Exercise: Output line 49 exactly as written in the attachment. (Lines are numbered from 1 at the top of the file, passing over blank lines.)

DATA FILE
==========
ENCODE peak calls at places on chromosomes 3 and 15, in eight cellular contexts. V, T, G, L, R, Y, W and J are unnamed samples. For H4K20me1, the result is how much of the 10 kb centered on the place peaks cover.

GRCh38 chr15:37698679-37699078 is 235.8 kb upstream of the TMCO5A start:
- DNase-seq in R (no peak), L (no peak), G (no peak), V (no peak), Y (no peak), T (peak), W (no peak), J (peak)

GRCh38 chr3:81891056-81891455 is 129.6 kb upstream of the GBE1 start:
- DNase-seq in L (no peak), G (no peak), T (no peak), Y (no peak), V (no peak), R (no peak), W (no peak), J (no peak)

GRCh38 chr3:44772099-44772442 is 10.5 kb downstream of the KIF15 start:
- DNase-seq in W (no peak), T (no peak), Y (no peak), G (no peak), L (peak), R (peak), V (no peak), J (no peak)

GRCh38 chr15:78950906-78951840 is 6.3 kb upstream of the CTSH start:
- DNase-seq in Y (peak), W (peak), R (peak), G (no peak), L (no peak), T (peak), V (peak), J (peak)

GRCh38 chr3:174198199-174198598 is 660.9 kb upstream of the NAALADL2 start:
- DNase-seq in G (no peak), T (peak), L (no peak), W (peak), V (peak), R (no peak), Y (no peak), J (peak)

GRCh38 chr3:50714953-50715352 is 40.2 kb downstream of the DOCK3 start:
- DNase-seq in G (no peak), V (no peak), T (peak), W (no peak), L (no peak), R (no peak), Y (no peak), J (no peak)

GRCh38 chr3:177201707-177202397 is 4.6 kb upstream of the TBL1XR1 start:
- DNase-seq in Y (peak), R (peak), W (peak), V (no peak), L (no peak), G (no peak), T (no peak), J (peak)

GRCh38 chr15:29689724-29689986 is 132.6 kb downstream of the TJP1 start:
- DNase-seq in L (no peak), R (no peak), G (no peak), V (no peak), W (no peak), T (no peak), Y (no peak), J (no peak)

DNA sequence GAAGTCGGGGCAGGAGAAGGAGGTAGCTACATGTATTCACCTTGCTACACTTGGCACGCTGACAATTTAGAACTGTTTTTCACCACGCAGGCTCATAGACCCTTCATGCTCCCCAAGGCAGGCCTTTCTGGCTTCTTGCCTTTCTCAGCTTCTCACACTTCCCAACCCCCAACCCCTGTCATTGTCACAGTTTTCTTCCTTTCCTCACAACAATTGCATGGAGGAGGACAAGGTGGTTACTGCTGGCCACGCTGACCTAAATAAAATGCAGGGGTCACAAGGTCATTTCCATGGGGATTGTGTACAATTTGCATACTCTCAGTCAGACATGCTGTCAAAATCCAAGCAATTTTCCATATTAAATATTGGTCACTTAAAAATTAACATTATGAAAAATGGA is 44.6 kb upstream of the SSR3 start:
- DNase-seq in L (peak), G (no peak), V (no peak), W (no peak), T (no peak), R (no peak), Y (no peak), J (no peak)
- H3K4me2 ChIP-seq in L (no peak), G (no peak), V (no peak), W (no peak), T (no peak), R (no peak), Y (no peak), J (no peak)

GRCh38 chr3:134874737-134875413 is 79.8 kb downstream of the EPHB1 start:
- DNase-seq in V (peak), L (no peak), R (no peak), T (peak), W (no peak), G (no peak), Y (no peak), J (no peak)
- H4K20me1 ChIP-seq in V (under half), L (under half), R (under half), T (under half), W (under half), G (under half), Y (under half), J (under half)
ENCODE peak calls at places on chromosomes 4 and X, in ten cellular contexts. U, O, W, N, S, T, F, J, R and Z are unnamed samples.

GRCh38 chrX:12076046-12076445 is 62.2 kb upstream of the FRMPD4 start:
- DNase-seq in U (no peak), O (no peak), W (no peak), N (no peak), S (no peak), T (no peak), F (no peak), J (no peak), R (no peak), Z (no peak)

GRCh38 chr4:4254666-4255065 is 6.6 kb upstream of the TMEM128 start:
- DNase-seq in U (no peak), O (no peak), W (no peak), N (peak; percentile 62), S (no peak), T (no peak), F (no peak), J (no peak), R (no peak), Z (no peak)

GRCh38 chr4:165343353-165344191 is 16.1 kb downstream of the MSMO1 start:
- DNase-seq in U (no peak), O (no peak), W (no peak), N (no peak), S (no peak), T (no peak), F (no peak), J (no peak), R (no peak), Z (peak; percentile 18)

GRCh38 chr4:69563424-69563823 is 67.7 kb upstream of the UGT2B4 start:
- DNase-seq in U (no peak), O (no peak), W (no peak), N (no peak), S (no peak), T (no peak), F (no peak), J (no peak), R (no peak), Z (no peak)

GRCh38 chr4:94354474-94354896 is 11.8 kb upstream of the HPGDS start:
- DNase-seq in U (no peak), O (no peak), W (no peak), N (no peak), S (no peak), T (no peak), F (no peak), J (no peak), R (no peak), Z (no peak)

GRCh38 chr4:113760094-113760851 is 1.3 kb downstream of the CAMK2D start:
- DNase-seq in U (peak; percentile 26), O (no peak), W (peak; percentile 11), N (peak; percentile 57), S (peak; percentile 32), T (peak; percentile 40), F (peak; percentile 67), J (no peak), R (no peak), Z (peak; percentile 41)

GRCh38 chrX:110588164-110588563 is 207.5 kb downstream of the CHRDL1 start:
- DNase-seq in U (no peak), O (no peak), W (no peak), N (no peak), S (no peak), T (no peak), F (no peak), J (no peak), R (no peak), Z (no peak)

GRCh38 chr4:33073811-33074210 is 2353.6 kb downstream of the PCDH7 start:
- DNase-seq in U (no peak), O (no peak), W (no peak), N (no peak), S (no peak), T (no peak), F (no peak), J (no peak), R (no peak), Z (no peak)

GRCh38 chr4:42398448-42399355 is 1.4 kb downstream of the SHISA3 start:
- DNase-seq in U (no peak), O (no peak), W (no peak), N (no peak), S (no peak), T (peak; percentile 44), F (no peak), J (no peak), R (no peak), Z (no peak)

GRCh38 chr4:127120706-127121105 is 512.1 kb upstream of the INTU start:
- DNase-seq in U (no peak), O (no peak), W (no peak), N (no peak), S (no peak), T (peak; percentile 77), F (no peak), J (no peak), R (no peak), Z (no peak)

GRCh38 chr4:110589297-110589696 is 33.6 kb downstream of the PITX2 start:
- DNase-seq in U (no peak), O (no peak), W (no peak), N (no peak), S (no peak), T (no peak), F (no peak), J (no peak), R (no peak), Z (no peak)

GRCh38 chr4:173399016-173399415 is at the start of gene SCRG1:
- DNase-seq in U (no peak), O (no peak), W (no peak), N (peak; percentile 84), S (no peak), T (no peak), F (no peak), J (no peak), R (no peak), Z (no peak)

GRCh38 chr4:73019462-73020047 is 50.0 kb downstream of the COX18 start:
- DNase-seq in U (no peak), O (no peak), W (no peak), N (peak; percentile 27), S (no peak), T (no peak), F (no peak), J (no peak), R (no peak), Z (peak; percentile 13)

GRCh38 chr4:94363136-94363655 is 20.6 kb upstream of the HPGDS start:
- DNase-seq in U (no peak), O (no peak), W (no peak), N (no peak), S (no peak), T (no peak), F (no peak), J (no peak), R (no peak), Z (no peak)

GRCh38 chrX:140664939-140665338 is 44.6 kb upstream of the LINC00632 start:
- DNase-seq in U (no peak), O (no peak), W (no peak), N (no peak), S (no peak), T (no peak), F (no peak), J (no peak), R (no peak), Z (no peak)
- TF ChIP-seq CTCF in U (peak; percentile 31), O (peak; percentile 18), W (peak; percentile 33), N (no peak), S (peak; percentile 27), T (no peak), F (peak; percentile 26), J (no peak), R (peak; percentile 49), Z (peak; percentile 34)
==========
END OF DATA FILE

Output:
GRCh38 chr4:73019462-73020047 is 50.0 kb downstream of the COX18 start: